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How to Develop a Project Plan that’s Right for Your Next Project

How to Develop a Project Plan that’s Right for Your Next Project
By Ben Snyder, CEO of Systemation

The baseline. In project control, everything you do refers to it. It’s the expectation you’re setting with stakeholders.

The main medium you have for communicating that baseline is by developing a project plan. It documents the time, cost and scope baseline so that everyone can stay on the same page throughout the course of the project.

A good project plan is one of the most important tools for minimizing risk and keeping a project on track through execution. But while there are a number of things that all good project plans have in common, what’s “good” for one isn’t necessarily good for all.

Here are some key points to keep in mind as you develop your next project plan.

Project Plans Are Living Documents

As the name implies, by developing a project plan, it sets the context and communicates all planning facets of a project. Read the Complete Article

Functional and Non-Functional Requirements: A Primer

Functional and Non-Functional Requirements: A Primer
By Ben Snyder, CEO of Systemation

What does it do and how does it work?

These two questions should be top of mind for every business analyst embarking on a new project. That’s because, at a very basic level, these two questions will guide you towards the functional and non-functional requirements that are critical for ensuring a successful end result.

Functional vs. Non-Functional: What’s the Difference?

As the questions above imply, functional requirements identify what the product should do, while non-functional requirements define how the product should work.

But those definitions probably have you asking more questions, like: Does…works—what’s the difference? and Why does it even matter?

One of the easiest ways to understand the difference between functional and non-functional requirements is to look at a real product.

For example, consider the cell phone and what it does. There are lots of bells and whistles that have become standard expectations, like calling, emailing, texting, photography, voice activation and notifications. Read the Complete Article

Work Accountability and Visibility Go Hand-in-Hand

Work Accountability and Visibility Go Hand-in-Hand
By Ben Snyder, CEO of Systemation

It’s one of the most common management gripes: Our employees aren’t accountable. They’re not meeting deadlines. The quality isn’t there. They’re not completing the amount of work they need to get done.

Our lives as managers would be so much easier if only our staff would deliver when they said they would, produce what’s expected of them, and meet the quality level needed.

But could it be that we’re actually contributing to our own headaches?

Work Accountability Demands Clarity

Work accountability is essential. It’s simply not effective, efficient, or realistic for the manager to have to check in at every step of the way. But when we, as managers, get frustrated that our employees aren’t holding up their end of the bargain, the first question we ought to be asking is: “Did I really articulate my expectations?”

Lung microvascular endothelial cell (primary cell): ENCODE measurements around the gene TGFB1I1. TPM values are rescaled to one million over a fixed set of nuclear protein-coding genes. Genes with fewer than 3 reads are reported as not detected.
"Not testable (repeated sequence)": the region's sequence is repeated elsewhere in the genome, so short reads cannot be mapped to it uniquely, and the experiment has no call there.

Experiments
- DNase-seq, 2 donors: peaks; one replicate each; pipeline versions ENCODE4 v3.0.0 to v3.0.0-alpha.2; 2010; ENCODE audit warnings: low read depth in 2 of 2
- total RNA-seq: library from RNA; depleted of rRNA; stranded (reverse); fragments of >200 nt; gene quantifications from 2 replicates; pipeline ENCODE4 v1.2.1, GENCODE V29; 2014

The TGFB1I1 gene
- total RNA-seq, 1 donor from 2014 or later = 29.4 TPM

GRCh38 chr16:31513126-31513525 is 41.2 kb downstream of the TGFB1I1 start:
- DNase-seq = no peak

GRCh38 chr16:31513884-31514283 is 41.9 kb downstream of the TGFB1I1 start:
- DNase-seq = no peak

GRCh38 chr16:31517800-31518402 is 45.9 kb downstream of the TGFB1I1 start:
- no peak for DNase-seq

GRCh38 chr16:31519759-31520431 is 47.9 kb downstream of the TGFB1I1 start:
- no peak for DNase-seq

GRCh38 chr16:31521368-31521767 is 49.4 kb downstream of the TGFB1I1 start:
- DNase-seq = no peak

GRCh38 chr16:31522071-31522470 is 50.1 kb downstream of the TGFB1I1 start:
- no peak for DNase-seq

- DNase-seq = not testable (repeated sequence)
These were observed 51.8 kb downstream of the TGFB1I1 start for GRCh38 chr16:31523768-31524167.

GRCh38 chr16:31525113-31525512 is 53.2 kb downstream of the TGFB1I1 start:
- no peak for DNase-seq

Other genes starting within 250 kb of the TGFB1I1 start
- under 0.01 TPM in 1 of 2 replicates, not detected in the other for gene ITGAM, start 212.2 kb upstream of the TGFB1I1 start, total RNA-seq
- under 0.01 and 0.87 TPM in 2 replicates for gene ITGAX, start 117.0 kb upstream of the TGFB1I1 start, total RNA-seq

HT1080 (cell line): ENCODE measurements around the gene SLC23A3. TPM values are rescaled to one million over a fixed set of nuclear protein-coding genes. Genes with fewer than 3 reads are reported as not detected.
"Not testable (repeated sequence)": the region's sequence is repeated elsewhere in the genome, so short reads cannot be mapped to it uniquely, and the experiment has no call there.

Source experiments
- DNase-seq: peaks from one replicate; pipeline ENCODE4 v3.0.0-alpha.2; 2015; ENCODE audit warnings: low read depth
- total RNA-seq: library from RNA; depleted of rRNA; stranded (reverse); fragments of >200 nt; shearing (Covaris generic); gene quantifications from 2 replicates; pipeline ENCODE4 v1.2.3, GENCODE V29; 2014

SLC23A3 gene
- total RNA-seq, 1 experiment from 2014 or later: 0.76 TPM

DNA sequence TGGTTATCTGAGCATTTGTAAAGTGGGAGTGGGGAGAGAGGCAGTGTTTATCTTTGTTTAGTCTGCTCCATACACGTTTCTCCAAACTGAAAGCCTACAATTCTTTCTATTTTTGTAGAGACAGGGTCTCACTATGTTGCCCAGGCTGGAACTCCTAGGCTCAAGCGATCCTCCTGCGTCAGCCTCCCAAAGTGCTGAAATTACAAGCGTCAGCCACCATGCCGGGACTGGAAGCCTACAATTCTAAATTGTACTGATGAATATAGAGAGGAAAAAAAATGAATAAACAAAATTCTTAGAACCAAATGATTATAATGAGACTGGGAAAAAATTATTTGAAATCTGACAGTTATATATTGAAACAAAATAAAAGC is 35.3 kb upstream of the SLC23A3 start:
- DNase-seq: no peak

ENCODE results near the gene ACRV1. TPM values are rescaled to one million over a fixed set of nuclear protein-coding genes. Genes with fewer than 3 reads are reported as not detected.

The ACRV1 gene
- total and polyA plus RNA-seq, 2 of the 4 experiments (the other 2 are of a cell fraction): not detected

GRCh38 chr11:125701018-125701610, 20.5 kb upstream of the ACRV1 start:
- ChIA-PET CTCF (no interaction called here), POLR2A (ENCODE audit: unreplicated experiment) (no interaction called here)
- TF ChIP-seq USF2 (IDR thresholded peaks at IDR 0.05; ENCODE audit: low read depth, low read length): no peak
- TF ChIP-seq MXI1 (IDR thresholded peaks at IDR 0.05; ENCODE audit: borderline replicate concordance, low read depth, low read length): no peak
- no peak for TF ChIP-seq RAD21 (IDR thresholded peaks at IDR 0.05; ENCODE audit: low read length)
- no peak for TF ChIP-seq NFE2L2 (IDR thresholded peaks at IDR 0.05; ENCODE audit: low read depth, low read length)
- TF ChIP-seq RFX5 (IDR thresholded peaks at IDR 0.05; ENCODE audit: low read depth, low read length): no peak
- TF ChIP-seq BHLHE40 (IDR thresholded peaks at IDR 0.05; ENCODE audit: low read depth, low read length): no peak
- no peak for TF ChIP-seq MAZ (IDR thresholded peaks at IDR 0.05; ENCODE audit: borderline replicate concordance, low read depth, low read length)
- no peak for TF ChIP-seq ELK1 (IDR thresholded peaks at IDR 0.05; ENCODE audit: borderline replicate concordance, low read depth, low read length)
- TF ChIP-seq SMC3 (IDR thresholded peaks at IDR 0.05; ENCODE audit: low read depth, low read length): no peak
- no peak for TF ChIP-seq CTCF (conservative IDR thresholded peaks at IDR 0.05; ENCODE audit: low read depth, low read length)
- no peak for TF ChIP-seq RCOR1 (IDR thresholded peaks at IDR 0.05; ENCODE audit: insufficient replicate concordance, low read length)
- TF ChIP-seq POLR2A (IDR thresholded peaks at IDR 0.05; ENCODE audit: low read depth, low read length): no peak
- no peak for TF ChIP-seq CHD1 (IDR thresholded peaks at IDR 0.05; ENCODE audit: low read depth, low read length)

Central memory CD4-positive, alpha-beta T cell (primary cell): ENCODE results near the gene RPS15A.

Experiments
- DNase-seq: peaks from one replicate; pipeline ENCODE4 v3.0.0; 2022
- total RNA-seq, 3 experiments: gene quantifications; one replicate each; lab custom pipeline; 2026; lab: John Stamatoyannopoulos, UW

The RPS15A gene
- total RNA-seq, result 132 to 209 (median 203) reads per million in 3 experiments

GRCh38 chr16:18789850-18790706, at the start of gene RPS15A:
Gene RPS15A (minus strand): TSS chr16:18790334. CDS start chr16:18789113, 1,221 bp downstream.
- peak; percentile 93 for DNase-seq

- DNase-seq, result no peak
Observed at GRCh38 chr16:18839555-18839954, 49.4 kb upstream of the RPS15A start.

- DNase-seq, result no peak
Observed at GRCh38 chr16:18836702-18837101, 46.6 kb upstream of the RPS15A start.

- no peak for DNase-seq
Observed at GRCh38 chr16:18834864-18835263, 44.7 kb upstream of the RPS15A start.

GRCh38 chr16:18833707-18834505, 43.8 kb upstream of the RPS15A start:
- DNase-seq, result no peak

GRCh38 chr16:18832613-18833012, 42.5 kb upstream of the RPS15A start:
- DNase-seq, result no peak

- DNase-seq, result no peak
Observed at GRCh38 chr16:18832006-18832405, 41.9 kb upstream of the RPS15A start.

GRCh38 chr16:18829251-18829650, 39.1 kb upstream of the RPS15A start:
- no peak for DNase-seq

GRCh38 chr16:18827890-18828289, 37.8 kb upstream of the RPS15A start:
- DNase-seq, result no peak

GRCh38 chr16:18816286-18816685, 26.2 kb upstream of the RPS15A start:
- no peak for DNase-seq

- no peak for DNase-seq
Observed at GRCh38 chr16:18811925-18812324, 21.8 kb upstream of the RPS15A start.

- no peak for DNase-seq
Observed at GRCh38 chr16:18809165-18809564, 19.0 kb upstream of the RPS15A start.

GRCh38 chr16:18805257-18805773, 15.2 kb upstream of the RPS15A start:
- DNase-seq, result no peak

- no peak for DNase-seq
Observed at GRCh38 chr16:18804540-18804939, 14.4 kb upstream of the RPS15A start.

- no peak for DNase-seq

Employees can only deliver on the expectations as they understand them. Read the Complete Article

User Stories and Use Cases Go Hand-in-Hand

User Stories and Use Cases Go Hand-in-Hand
By Ben Snyder, CEO of Systemation

Whether it’s a software project or a marketing project, all projects have something to deliver. And all projects have users—people who will interact with that end solution, product, service, or other result you deliver. To define the requirements and get agreement on the deliverables, you’ll need the input of these users.

But because users are subject matter experts in their own line of work, they may not always think systematically about how to best tell you what they need. They may struggle to think of all the things that will matter. If you’re the business analyst, that means you have to find creative ways of asking questions to get the information you need.

So, which tool do you choose: a use case or a user story?

The commonality of their names creates some confusion. In the past user stories were thought to be applicable only in the agile development realm. Read the Complete Article

Business Requirements: Documenting the Business Side of Projects

Business Requirements: Documenting the Business Side of Projects
By Ben Snyder, CEO of Systemation

While many business projects are IT-related, more and more are being initiated and funded by lines of business, from marketing to finance and beyond. If you’ve ever dealt with new or conflicting requirements midway through a project—or even after the project was finished (or so you thought)—then you’ll quickly see the value of a good business requirements document. It’s your best ally and tool for making sure the project that’s ultimately delivered is what the business really needs.

Business Requirements Align Projects With Business Needs

Let’s say you’ve been tasked with a finance-related project. The sponsor will be a finance leader, but there’s a good likelihood that the project will be managed by someone outside of finance.

The project manager and his or her associated organization will typically follow formal project management practices and develop a project charter and project plan. Read the Complete Article

The Work Breakdown Structure: One of the Project Manager’s Most Important Tools